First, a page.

things are seldom as they seemLola123 93 weeks ago
I appreciate what you are saying but I suspect that this is not much of a "reward for failure" for CSC. Not in comparison to what they were originaly setting out to acheive with the NHS.
Also lets not assume CSC is totally to blame for any failing in contractual obligations. If it was as clear cut as that I am sure there would be no letter of intent and plenty of litigation.
I disagreeCanUseeTheLight 93 weeks ago
I think it is absolutely a reward for failure. Consider that CSC had already renegotiated what it was to deliver and for what price. Just look at the PAC meeting in MAY 2011 and note the questions of Mr Bacon and Ms Hodge re this exact issue i.e. less for more per implementation. The letter of intent basically repeats the process. If it was not value fro money pre May 2011 it certainly wont be so now. I have in the past posted links from the CfH web site which outline the framework on which the LSP contracts are based. This framework describes very clearly circumstances by which a contract could be terminated (with no come back on the NHS). I suspect however that were they acted upon, NPfIT would have been dead in the water long before we had a government change and the last NAO report. This I also suspect would have been a very politically bitter pill to swallow for the then Brown government or the individuals charged with sterring the good ship NPfIT (were are they now?).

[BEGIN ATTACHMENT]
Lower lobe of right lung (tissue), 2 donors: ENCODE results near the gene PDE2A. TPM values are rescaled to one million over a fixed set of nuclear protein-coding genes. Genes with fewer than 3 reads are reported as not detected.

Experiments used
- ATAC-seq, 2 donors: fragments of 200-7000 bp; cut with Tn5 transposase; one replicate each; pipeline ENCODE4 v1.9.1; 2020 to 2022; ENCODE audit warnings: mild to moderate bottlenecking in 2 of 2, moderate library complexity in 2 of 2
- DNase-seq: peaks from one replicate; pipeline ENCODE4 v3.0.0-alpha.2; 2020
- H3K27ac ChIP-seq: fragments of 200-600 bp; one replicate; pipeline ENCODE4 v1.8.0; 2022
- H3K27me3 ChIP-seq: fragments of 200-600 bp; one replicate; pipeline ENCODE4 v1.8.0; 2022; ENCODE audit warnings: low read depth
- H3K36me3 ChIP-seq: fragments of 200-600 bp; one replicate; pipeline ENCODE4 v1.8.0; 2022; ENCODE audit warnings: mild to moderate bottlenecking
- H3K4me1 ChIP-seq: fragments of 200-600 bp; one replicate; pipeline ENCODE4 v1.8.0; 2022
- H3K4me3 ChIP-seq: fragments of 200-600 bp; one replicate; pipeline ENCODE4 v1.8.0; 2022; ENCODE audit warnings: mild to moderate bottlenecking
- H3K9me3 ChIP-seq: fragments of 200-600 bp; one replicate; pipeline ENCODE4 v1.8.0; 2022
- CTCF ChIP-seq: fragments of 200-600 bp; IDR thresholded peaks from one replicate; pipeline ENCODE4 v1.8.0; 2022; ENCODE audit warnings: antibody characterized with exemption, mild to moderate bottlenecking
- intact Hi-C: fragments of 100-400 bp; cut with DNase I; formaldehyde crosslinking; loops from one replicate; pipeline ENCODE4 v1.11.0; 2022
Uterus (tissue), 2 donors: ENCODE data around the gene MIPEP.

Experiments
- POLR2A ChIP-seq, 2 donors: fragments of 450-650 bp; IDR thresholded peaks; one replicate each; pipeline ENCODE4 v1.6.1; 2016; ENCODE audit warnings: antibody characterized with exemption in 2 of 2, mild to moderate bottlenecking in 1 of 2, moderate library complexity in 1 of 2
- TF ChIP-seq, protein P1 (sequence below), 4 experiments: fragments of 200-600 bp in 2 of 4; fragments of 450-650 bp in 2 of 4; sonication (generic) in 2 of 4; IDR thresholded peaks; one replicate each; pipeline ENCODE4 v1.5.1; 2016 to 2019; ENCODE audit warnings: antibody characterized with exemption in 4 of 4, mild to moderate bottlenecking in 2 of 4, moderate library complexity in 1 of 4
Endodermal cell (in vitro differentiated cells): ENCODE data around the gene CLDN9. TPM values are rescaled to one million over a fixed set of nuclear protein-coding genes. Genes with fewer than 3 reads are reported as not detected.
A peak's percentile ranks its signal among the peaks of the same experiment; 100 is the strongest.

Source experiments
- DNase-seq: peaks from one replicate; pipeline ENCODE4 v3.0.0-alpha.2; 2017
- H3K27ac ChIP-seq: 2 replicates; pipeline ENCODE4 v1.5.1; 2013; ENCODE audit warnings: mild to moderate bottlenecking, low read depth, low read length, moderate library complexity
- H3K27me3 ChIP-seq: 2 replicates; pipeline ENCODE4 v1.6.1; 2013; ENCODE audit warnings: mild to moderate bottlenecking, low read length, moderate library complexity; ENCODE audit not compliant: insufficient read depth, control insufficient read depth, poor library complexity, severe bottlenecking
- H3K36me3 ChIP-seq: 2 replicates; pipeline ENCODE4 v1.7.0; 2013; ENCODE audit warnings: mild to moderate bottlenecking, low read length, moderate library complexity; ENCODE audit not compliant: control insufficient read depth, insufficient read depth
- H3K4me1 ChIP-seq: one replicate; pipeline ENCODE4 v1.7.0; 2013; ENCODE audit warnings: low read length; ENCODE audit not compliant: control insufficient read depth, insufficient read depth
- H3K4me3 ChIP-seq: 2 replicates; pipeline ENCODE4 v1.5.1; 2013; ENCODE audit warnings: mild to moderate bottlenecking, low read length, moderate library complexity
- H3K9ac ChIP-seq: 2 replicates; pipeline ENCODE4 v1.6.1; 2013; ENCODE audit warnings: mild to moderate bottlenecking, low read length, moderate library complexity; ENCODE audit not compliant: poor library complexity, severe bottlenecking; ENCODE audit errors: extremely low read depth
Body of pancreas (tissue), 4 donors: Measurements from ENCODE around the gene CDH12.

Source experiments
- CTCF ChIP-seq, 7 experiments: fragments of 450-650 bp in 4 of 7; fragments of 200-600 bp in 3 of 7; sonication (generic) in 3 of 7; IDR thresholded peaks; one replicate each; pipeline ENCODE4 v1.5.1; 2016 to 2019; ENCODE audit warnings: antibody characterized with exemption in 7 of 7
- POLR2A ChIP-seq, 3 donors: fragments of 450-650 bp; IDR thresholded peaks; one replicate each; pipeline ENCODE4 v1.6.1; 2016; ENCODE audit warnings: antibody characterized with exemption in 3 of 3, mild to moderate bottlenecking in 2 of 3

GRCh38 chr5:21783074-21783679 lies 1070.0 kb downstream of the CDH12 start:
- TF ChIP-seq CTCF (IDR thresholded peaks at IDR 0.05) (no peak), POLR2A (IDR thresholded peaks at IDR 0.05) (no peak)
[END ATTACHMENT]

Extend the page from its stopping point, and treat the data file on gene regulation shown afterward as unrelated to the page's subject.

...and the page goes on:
Was the tail wagging the dog or the other way aroundCertaCitrus 93 weeks ago
It doesn't seem clear at all. I suspect the main fault was being to ambitious, running the project at regional level with most IM&T experience coming from a smaller level.
Most CSC bashing quotes Lorenzo but that was just part of the project (yeah a big one)
1 billion equals 10 million eachehealthsolutions 93 weeks ago
The D of H should now allocate the 1 billion saved on the CSC contract to the 100 or so North/Midlands/East Acute Trusts to tender for their own standards based EMR.
10 million (each) should be quite enough to procure a comprehensive fully integrated OR best of breed acute EMR solution including a 10 year support contract.
Acute care CIOs get your Output Based Specs ready for your meeting with the D of H, the ball is now in your court.
Will primary care IT benefit?Chris Frith 93 weeks ago
Don't forget this all began with primary care being missed out of the Midlands/North West contract with CSC. Which husky was responsible for that? Will primary care in these regions finally be allowed to invest in IT? We know what we need. Please just ask.
Pay less, get lessNHSCIO 93 weeks ago
It's stretching the truth to call it a billion pound saving. Basically the NHS is paying a billion less and CSC is delivering reduced software to less sites. Hopefully this will put an end to the speculation and we can all move forwards.
Commercially confidential?Mary Hawking 92 weeks ago
Whenever any questions were raised about the original contracts, information was denied on the grounds that it was "commercial in confidence".
Will the same apply to the renegotiated LSP contracts?
The headline is always about Acute Trusts: down here at the bottom of the NHS in General Practice, we do need to know the details of what has *not* been changed - especially if we didn't know it before!